Can I transplant my basil into a pot to bring indoors this winter?

Basil is difficult to grow indoors, but if you have a sunny window, you can give it a try. Growth will not be as robust, nor will the flavor be as good, but it is definitely better than having no fresh basil at all. In fall you may not have any choice but to transplant large plants from the garden, but it is better to start fresh with a small plant if possible. If the basil in your garden has reseeded, dig up a big seedling to transplant. If you must dig the big plant in the garden, get as much of the roots as possible and put it in a pot large enough for the growing plant, using a good quality potting mix. This will be like transplanting a garden shrub.

How do I care for an indoor pot of basil?

Expect the plant to wilt and drop leaves as it makes the transition to the indoors. Watch for signs of mealy bugs and spider mites, two common problems with indoor herbs. Because you want to eat the leaves, most pesticides are not an option. Try misting plants daily to increase humidity and decrease the likelihood of spider mites. Then if problems appear, treat with insecticidal soap or diluted dishwashing liquid.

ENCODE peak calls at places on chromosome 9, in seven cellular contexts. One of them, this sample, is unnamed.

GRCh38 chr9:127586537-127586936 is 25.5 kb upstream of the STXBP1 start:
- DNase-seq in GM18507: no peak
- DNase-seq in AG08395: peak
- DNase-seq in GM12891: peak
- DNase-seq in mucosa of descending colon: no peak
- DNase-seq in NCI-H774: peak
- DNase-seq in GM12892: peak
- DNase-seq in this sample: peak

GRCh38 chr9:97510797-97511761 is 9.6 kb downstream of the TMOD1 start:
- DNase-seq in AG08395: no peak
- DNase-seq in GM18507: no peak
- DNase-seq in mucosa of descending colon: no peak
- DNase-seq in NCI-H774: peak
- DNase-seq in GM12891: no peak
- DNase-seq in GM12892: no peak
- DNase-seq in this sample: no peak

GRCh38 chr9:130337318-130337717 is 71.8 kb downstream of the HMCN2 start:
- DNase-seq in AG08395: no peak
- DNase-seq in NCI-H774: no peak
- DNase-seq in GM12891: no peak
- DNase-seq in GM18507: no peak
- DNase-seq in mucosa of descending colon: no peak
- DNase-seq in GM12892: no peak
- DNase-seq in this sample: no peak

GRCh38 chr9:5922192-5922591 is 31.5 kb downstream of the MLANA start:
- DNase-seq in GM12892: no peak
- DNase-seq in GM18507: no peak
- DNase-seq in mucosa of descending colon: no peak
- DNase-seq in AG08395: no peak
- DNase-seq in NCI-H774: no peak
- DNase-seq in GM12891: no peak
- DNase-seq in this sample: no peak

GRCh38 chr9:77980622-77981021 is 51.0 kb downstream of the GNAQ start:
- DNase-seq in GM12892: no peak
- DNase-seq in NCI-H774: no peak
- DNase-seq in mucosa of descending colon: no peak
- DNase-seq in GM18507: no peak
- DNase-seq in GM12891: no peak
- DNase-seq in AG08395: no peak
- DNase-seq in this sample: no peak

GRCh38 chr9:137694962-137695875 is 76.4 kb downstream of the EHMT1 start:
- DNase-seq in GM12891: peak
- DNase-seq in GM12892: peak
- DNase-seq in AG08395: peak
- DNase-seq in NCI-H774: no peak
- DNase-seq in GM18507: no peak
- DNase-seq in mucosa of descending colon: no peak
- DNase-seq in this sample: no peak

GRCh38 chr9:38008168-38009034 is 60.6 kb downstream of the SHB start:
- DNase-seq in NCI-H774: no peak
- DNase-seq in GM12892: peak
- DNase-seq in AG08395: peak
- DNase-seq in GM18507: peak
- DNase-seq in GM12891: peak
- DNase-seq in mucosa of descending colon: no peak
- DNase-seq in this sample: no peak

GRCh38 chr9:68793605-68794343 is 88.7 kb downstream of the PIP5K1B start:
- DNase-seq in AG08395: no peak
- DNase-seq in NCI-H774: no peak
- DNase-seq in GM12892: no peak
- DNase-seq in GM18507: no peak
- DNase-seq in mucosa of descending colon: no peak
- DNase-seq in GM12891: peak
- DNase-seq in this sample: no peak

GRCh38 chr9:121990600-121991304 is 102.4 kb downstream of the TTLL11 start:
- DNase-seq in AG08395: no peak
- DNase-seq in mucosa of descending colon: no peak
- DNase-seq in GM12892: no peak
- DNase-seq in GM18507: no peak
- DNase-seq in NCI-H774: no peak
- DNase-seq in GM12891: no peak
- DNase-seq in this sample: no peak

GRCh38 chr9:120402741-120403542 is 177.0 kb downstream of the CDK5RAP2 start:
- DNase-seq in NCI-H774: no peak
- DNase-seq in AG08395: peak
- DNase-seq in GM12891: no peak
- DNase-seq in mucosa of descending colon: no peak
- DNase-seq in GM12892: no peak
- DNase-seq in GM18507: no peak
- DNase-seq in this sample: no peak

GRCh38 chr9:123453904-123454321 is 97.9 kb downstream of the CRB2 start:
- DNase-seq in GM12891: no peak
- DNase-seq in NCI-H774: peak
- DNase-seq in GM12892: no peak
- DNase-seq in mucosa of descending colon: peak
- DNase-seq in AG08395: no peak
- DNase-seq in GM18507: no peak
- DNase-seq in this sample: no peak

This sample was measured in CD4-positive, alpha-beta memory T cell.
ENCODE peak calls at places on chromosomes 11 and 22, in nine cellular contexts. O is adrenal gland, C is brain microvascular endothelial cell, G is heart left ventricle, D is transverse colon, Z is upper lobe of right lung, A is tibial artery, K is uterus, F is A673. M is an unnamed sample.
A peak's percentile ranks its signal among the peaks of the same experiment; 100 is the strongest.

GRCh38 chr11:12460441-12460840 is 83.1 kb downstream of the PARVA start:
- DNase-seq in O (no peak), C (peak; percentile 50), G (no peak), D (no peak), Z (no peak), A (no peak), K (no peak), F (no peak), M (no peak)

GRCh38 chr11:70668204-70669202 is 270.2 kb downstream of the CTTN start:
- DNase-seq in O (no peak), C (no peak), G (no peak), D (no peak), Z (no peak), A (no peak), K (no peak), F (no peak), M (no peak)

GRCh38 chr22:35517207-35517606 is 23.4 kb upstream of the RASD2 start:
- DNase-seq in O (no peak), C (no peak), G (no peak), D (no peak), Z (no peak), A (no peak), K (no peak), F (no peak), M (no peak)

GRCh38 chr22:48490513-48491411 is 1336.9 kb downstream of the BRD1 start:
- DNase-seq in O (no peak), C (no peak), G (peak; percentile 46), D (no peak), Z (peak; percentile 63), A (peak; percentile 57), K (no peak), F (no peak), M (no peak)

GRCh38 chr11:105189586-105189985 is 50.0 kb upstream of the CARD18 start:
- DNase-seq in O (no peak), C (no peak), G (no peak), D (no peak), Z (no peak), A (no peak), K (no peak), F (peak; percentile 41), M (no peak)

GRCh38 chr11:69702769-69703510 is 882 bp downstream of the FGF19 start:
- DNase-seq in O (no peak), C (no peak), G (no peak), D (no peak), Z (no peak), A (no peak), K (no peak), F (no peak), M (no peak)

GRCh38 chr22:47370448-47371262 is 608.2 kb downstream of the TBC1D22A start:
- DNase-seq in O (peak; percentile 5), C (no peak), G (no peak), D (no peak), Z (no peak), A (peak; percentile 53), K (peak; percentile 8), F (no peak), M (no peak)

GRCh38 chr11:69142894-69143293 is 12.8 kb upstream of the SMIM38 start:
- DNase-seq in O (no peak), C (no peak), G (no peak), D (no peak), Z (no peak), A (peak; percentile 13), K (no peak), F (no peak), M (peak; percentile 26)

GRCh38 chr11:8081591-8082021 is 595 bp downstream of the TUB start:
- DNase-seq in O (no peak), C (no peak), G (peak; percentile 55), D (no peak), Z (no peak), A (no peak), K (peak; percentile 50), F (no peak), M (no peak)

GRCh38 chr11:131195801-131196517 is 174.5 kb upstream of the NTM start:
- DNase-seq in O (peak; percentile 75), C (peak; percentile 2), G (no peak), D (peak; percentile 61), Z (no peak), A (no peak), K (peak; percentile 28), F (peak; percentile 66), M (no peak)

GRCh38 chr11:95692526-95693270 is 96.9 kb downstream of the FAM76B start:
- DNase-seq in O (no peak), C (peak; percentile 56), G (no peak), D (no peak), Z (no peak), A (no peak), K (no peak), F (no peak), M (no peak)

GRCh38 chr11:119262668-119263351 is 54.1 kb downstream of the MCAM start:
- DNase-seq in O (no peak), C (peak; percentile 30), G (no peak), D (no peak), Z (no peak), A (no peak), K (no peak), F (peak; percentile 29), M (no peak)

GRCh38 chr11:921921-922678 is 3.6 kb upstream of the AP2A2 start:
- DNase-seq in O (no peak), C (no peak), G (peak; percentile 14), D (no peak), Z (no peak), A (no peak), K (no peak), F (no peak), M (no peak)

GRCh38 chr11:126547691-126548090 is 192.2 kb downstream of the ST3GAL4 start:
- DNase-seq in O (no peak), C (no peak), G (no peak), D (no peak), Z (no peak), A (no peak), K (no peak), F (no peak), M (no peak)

My basil has bare stems at the top and a few ugly leaves below. What happened?

Beginning in midsummer, basil plants will bloom, make seeds, and die. That is the normal lifecycle for an annual plant like basil. Just like zinnias, marigolds, and other annuals benefit from deadheading (removing spent flowers), so will basil. Unlike showy annuals flowers, basil blooms are subtle, looking like a small bud or green cone at the top of the stem. With time, this bud will expand into several inches of insignificant white flowers. Go ahead and pinch off the flower bud as soon as it appears. Continue pinching through the latter part of summer to prevent seed set and to encourage new leafy growth.

My basil turns my fingers black. What can I do?